Spinning away time at a Vermont 'sheep-to-shawl' festival
With an era of wastefulness coming to an abrupt end in this country, New England's past can offer some rewarding lessons for its future. A hundred years ago frugal Yankees depended on wool as a renewable resource and sheep were a ubiquitous part of the landscape. Now, wool is making a big comeback as part of the handcrafts renaissance, and it appears that sheep raising is on the verge of a revival in many areas of the country, particularly in New England.
"Maybe we're coming full circle," i thought, as Aliza (my daughter) and I drove from Boston to Vermont's Northeast Kingdom last spring for a wool festival and sheep-to-shawl competition. Aliza weaves and I take pictures; good reasons for both of us to be going up there. The day was straight out of a technicolor movie with blue sky and puffy white clouds; Willoughby Cap, a prominent geological fault gouged out of a ridgeline, dominated the horizon; the sun shone on swathes of dandelions ablaze in Crayola green fields; and crowing bemis Ridge in East Burke where the competition was being held were freshly painted yellow barns ready to receive sheep and all manner of hand machinery that would turn fleece into finished shawls.
We arrived early in the morning. I noted the quiet, purposeful activity going on: a few men setting up temporary sheep pens; someone checking waterlines for thirsty animals. Finally, the contestants began to drive up in trucks filled with sheep, children, and hay, which they unloaded along with spinning wheels, looms, and bags of fleece. Soon spectators arrived, making the atmosphere more festive.
Inside the largest of the yellow barns, the sheep-to-shawl contestants were organizing themselves into pre-arranged groups, getting their materials ready. As start-up time approached I counted seven teams, of four people per team, assembled, ready to go.
At 10 a.m. having been signaled in some mysterious fashion, they began working. By reading the rules sheet and asking a lot of questions I pieced together what was going on. Apparently each team had to card and spin its own fleece; then by any recognizable hand method such as weaving, knitting, crocheting, macrame, tatting, etc., each team had to complete a shawl by the 3: 30 p.m. deadline. Two judges would select winners by using a formula involving time, yardage, quality of workmanship, teamwork, and design. I didn't understand a bit of it, but I assumed that it was comprehensible to the participants. The grand finale, climaxing the day's events was to be a shawl auction.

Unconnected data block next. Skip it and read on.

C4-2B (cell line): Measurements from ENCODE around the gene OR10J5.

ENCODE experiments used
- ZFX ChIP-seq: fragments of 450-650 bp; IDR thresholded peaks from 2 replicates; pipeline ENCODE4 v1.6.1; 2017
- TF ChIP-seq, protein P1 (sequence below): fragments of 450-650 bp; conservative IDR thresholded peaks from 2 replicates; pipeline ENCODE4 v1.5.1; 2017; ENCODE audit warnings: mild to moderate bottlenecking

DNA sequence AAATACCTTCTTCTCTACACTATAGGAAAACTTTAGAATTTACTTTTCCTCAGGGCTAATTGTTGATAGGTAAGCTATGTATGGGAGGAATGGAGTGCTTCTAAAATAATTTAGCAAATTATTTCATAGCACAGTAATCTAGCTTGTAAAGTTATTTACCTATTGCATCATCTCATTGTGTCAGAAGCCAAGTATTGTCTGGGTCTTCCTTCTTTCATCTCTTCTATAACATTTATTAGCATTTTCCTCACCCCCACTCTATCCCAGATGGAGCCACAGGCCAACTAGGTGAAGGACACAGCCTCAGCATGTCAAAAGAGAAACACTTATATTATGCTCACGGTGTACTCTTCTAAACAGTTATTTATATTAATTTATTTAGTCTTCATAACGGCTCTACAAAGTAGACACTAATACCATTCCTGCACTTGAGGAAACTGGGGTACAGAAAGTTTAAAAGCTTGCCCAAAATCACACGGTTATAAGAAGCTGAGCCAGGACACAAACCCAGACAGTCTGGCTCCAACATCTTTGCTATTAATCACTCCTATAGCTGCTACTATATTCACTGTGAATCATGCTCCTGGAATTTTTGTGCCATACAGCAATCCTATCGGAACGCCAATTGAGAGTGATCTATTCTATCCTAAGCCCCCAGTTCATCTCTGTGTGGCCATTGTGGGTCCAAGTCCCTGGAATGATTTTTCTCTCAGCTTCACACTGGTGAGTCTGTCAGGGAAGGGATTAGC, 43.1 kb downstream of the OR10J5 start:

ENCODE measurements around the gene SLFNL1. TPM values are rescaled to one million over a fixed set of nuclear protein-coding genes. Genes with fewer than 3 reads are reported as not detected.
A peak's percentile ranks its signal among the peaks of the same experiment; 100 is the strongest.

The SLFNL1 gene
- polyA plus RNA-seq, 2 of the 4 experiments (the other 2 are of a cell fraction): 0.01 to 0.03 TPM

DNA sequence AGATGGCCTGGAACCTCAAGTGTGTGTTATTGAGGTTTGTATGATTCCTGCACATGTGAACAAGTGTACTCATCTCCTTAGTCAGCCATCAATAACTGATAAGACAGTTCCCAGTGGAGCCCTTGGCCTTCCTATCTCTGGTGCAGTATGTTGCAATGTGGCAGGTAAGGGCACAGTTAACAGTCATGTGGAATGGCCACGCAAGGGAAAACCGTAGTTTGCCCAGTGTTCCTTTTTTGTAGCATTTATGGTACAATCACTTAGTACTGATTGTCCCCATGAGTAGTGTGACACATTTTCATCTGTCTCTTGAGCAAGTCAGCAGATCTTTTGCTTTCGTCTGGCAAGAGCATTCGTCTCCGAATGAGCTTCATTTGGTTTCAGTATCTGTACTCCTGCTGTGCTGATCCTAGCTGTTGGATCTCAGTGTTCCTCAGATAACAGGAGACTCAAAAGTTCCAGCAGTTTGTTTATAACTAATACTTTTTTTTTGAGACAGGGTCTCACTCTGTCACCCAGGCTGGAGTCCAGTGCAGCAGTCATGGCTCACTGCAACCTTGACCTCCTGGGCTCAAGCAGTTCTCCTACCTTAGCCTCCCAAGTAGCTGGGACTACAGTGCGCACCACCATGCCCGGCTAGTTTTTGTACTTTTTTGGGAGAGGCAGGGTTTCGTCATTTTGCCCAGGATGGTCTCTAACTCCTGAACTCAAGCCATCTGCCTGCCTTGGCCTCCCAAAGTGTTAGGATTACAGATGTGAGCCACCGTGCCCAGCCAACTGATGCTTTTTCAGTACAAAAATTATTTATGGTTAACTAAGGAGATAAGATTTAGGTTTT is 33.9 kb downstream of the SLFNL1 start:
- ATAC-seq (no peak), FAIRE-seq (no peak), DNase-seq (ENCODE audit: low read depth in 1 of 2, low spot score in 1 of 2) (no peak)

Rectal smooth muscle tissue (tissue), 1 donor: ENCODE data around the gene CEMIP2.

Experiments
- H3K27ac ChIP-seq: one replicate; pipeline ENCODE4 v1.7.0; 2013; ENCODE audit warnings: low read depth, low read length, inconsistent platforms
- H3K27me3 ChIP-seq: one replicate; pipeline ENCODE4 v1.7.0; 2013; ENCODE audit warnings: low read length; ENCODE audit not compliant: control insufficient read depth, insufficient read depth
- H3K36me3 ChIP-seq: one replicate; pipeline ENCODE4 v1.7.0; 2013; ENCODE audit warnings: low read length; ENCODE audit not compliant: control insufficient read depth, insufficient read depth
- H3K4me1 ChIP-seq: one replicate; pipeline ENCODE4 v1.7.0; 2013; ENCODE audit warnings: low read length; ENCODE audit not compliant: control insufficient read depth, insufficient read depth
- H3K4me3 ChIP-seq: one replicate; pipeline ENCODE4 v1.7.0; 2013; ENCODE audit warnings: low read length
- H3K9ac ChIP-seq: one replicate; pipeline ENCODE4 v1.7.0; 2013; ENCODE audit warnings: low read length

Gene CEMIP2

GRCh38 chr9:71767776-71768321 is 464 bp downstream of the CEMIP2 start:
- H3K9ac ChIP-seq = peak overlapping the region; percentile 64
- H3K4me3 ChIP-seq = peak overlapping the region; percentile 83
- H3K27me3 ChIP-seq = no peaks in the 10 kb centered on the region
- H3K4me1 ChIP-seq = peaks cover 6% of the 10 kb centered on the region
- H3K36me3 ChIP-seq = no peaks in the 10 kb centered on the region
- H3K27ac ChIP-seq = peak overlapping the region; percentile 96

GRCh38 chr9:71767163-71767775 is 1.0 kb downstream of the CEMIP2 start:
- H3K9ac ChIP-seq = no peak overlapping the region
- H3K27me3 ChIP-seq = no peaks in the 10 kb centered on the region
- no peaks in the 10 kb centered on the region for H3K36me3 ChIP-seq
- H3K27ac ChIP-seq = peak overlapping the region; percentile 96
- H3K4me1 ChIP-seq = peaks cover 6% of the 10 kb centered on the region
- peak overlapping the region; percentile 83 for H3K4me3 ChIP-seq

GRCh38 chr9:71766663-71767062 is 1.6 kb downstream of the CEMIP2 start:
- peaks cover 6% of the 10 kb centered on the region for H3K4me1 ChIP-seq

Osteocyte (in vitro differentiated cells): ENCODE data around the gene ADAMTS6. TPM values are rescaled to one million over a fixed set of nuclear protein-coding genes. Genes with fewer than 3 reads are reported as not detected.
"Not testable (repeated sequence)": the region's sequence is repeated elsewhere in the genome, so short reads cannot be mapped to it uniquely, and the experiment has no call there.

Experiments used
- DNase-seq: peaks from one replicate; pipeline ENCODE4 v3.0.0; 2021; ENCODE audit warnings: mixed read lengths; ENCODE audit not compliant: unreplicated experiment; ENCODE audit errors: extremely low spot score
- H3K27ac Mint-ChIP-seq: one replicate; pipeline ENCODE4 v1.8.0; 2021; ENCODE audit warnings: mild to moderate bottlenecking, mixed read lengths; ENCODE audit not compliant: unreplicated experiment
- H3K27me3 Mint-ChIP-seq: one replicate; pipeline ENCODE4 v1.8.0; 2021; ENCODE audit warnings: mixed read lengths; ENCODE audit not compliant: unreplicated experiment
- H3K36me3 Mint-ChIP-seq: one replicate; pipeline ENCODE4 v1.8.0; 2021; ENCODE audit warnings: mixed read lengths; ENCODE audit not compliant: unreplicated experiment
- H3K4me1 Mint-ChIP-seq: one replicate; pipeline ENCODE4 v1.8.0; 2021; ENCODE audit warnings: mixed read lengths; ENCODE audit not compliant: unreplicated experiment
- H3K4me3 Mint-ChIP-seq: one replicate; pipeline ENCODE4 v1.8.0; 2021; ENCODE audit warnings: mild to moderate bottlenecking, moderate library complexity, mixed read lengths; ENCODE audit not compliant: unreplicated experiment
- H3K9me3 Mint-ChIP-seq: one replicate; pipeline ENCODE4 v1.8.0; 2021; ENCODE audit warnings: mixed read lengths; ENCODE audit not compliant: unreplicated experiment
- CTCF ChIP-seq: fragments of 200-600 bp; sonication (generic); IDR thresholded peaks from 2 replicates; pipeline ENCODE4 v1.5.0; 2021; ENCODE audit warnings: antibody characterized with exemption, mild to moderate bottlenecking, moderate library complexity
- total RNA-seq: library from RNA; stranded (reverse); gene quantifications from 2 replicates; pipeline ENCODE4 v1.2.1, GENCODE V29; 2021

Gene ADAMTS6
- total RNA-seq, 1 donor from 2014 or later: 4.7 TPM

All day long people streamed in and out of the barn, watching the contestants , looking at the displays bordering the inside of the barn; fleecy hats, mittens , car-seat covers; lovely heathery woven skirts and shirts; rough textured, durable looking knitted hats and socks -- the kind that you knew would last through countless harsh New England winters. Everything I saw invited touching or feeling: The whole day was a tactile celebration. The sunlight, having found openings through the huge barn doors and small, high windows, struck the spinning wheels and mahogany wall panels, making the different woods gleam warmly.
I was intrigued with how relaxing spinning looked, how elegantly simple was the form of a spinning wheel. Not so the loom: Its complicated network of warps and woofs clearly showed that something of an intricate nature would be produced. Indeed, the tugging and pulling at looms were the only jarring motions in the barn. The rest of the activity seemd to be going on in slow motion, belying the fact that a competition was in progress.
Outside, baby lambs mingled with small children, both running around in the dirt road or rolling about in the warm grass. I was amused to see baby bottles with warmed milk held more frequently for baby lambs than for human infants. Sheep breeders stood around in small clutches talking shop. I watched my daughter Aliza, recently smitten with the farming syndrome, trying to buy a lamb , although I wondered how she was going to get it back to Rhode Island in her subcompact car.